Foreign Policy Watch: India-China

Three pronged strategy to deal with China

Note4Students

From UPSC perspective, the following things are important :

Prelims level : Not much.

Mains level : Paper 2- India-China border dispute

The LAC has been exploited by China as leverage against India. And failure on our part to understand long-term strategic aims and objective of China makes the problem hard to solve. This article suggests a three-pronged approach to deal with China.

Incomprehension of aims and objectives

  •  There is incomprehension among our decision-makers of the long-term strategic aims and objectives that underpin China’s belligerent conduct.
  • We have not devoted adequate intellectual capital, intelligence resources and political attention to acquisition of a clear insight into China and its motivations.
  • Even when intelligence is available, analysis and dissemination have fallen short.

What China’s Defence White Papers suggest

  • These thematic public documents articulate China’s national security aims, objectives and vital interests and also address the “ends-ways-means” issues related to its armed forces.
  • The 11 DWPs issued so far are a model of clarity and vision, and provide many clues to current developments.
  • No Indian government since Independence has deemed it necessary to issue a defence white paper, order a defence review or publish a national security strategy.
  • Had we done so, it may have prepared us for the unexpected and brought order and alacrity to our crisis-response.

China uses LAC as strategic leverage

  • In order to show India its place, China had administered it a “lesson” in 1962.
  • And it may, perhaps, be contemplating another one in 2020, with the objective of preventing the rise of a peer competitor.
  • For China, the line of actual control or LAC, representing an unsettled border, provides strategic leverage.
  • Leverage it can use to keep India on tenterhooks about its next move while repeatedly exposing the latter’s vulnerabilities.

1993 Agreement didn’t benefit India

  • Our diplomats derive considerable satisfaction from the 1993 Border Peace & Tranquility Agreement.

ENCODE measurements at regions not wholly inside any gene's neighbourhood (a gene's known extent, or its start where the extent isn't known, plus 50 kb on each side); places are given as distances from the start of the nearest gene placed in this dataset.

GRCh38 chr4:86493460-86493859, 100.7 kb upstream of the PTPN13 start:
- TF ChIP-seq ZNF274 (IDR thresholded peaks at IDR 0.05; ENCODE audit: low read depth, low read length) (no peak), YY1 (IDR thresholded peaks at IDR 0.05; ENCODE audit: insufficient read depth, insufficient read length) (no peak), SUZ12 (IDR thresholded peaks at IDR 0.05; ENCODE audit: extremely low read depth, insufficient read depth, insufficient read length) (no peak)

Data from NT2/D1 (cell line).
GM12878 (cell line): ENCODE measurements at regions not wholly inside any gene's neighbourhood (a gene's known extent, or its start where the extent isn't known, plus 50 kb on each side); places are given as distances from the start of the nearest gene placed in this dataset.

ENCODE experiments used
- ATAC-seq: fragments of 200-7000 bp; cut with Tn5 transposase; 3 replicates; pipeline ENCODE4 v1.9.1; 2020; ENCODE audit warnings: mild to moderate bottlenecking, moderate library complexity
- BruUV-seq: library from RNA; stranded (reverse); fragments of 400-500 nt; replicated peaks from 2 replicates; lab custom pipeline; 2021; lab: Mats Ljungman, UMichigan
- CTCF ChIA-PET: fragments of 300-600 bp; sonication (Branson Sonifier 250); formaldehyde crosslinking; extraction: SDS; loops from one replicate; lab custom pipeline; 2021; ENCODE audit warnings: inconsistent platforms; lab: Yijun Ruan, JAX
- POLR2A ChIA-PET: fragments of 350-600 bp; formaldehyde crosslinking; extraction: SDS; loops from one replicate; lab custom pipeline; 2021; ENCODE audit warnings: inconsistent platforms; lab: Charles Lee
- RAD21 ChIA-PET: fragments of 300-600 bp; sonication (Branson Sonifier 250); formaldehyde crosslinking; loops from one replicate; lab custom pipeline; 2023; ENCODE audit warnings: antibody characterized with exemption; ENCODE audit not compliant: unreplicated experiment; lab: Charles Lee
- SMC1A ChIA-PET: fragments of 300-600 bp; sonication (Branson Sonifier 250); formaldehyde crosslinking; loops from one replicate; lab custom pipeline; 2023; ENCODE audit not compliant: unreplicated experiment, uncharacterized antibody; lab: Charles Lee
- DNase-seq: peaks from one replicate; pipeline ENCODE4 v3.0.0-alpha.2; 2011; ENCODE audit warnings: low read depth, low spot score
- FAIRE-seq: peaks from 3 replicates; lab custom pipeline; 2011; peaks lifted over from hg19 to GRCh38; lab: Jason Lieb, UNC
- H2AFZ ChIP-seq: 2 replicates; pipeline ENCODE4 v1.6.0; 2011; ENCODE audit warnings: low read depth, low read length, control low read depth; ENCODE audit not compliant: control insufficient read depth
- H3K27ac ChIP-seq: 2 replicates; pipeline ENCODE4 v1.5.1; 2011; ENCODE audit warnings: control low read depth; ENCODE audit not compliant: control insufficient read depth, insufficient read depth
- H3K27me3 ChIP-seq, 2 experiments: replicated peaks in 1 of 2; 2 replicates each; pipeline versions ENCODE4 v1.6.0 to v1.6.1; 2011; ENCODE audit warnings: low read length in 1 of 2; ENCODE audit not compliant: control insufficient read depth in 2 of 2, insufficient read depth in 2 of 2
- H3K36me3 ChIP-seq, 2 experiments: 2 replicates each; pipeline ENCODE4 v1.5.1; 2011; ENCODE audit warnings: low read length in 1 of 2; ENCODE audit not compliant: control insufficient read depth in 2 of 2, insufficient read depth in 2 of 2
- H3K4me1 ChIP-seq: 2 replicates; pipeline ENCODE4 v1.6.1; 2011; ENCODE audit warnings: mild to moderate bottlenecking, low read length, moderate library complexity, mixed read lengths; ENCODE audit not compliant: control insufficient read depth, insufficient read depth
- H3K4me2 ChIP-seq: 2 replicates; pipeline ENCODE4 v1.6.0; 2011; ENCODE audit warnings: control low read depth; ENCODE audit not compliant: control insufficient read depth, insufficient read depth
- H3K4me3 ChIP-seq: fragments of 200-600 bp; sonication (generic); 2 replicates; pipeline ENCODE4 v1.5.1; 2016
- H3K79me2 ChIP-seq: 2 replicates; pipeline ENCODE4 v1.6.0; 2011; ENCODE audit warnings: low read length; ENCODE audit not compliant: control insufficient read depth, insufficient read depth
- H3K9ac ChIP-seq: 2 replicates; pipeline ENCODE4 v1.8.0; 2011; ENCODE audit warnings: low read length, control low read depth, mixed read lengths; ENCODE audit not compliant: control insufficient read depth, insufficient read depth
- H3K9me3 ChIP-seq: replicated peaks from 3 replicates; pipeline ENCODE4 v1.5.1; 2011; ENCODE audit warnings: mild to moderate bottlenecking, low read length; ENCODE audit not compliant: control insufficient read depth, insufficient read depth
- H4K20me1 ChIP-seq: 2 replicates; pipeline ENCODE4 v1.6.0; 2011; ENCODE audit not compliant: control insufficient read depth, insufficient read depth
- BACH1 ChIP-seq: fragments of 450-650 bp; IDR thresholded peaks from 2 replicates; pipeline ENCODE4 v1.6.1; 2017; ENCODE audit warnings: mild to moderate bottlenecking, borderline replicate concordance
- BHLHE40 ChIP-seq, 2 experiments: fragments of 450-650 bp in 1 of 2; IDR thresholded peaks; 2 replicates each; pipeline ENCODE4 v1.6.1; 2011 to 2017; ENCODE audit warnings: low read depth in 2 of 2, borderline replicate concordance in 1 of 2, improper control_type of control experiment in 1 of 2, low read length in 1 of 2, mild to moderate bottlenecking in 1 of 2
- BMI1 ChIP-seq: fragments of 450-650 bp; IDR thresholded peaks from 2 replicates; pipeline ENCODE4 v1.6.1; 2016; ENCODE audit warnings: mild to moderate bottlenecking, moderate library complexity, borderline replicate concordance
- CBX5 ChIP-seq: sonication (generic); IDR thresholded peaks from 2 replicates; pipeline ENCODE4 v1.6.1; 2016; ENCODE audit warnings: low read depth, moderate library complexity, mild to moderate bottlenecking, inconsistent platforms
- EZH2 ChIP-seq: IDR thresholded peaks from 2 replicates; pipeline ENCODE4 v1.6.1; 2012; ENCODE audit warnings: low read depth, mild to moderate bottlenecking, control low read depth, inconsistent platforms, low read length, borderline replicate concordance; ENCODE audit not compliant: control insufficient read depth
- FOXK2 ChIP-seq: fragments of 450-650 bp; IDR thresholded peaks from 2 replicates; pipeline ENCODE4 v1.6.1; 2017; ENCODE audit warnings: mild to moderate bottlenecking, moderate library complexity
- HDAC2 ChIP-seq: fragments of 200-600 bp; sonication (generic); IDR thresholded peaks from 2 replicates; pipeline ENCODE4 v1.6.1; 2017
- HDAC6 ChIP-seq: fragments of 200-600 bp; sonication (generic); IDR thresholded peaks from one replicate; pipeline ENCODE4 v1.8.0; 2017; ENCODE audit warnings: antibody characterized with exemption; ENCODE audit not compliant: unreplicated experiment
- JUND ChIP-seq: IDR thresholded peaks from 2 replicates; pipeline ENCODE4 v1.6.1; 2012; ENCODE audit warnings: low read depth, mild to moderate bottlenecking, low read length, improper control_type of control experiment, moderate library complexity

• This agreement, according to former foreign secretary, Shivshankar Menon, “…effectively delinked settlement of the boundary from the rest of the relationship”.
  • But by failing to use available leverage for 27 years, and not insisting on bilateral exchange of LAC maps, we have created a ticking time-bomb, with the trigger in China’s hands.
  • While “disengagement” may soon take place between troops in contact, it is most unlikely that the PLA will pull back or vacate any occupied position in Ladakh or elsewhere.
  • In which case, India needs to consider a three-pronged strategy.

What should be India’s three-pronged strategy?

1. Reinforce at ground level

  • At the ground-level, we need to visibly reinforce our positions, and move forward to the LAC all along.
  • We should enhance the operational-tempo of the three services as a measure of deterrence.
  • Indian warships should show heightened presence at the Indian Ocean choke-points.
  • Cyber emergency response teams country-wide should remain on high alert.
  • We should build-up stocks of weapons, ammunition and spares.
  • The Ministry of Defence should seize this opportunity to urgently launch some long-term “atma-nirbharta” schemes in defence-production.

2. At strategic level: Modus vivendi

  • At the strategic level, the government should consider sustained process of engagement with China at the highest politico-diplomatic echelons.
  • The negotiations should seek multi-dimensional Sino-Indian modus-vivendi; encompassing the full gamut of bilateral issues like trade, territorial disputes, border-management and security.
  • Simultaneously, at the grand-strategic level, India should initiate a dialogue for the formation of an “Indo-Pacific Concord for Peace and Tranquility”.
  • This Concord should involve inviting four members of the Quad as well as Vietnam, Indonesia, Philippines and Malaysia.

3. Political pragmatism

  • As a nation, we need to be pragmatic enough to realise that neither conquest nor re-conquest of territory is possible in the 21st century.
  • Parliament should, now, resolve to ask the government, “to establish stable, viable and peaceful national boundaries”.

Consider the question “With changing relations with China, India needs to overhaul its strategy on the ground, strategic and political levels in dealing with China”

Conclusion

This three-pronged approach while comprehending the Chines objectives and goals can help India in dealing successfully with the challenge posed by China.

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